Pathological Gambling

Gambling is widely practiced as a recreational activity around the world, involving wagering something of value on a random event. It is usually undertaken for fun or as a way to socialize with friends and family, but can also be an addictive activity in which a person becomes obsessed, leading to severe financial and interpersonal problems. The widespread popularity of gambling makes it a unique behavioral phenomenon for study, in particular as it provides insight into the role of cognition and emotion in decision-making. It can also provide insights into how a normal, recreational behaviour can become pathological.

While the vast majority of people who gamble do so responsibly, there is a small percentage that develops a disorder known as pathological gambling (PG). PG is characterized by persistent and recurrent patterns of maladaptive behaviors related to gambling. It often begins in adolescence or early adulthood, and most PGs report experiencing their first symptoms in the late teen years. The incidence of PG is estimated to be between 0.4-1.6% of the population, and a greater proportion of men than women are affected by it.

Although gambling is commonly regarded as an isolated behaviour, it is actually a complex cognitive process that requires the interplay of several neurotransmitters and regions of the brain. Two dominant approaches to the study of gambling have emerged in recent years, each with a distinct research literature: the cognitive approach emphasizes the content and distorted appraisal of control during a gambling episode; the psychobiological approach examines case-control differences between pathological gamblers and healthy controls and has identified dysregulation of brain areas involved in reward and emotion (including the ventromedial prefrontal cortex [vmPFC] and the striatum]) as well as changes in dopamine neurotransmission.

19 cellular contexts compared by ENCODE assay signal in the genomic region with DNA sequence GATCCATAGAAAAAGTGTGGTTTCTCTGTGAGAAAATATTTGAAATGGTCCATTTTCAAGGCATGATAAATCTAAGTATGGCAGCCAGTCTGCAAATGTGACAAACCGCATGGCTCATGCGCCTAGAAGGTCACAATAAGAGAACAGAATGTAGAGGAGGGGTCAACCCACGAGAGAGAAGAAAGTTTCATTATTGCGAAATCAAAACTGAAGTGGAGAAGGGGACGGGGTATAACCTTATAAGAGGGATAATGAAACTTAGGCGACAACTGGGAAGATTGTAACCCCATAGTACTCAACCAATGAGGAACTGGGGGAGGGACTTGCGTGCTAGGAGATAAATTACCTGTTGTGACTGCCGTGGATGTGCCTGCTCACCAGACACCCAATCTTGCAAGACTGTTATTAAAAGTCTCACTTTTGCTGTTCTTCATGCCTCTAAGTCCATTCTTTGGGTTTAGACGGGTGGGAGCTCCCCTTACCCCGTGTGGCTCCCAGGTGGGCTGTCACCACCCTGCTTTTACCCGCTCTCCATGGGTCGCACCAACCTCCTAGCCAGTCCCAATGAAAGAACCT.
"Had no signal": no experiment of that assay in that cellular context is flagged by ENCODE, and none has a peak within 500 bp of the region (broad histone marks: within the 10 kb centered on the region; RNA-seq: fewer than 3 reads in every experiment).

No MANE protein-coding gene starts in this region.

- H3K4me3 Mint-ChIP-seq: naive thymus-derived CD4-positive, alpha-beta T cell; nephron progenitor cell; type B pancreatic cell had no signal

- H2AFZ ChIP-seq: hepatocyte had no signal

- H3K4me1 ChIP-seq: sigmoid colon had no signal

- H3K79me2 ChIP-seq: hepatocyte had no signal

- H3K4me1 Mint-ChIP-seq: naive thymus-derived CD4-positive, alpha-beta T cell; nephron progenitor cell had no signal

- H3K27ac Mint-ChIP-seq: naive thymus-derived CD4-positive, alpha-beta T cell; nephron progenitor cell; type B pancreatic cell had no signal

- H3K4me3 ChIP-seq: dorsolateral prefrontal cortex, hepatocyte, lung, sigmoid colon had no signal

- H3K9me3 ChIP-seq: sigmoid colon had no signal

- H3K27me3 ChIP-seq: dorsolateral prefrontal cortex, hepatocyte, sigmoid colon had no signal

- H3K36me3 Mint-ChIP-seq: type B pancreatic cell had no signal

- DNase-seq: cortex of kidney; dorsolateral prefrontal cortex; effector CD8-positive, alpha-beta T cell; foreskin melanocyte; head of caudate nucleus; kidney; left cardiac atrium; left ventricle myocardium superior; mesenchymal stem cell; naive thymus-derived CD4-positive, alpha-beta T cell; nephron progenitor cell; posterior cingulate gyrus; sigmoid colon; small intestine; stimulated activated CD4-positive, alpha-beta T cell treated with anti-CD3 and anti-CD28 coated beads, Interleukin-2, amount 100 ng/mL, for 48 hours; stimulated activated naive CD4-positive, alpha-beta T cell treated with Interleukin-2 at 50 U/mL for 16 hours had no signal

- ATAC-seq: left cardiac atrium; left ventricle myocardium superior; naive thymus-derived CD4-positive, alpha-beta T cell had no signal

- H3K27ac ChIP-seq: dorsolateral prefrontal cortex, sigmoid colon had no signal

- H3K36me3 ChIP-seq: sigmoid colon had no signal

The cognitive approach argues that erroneous beliefs about the odds of winning are maintained by cognitive distortions and the perception of a positive expected value, when in fact this is not true. Moreover, the act of gambling itself triggers a tense battle of the nerves that increases heart rate and blood pressure, disrupts normal hormone secretion, and causes a loss of appetite. This state is believed to help a gambler focus and make better decisions, even though it has been shown that the accuracy of those decisions is diminished.

In addition, a person who is suffering from a mood disorder such as depression, anxiety, or stress may be attracted to gambling because it offers an escape from these symptoms and a way to cope with unpleasant feelings. Seeking therapy for these underlying disorders is therefore recommended to prevent and treat gambling-related problems. Other helpful techniques include practicing relaxation, exercising, spending time with non-gambling friends, and learning how to manage stress and boredom in healthier ways. A few other tips are to never gamble with money that you cannot afford to lose, set time and money limits for yourself when gambling, and avoid chasing your losses (trying to make up for losses by betting more). Also be sure to seek professional treatment if you have lost significant amounts of money, jeopardized relationships or job opportunities, or are lying to others about how much you are spending on gambling.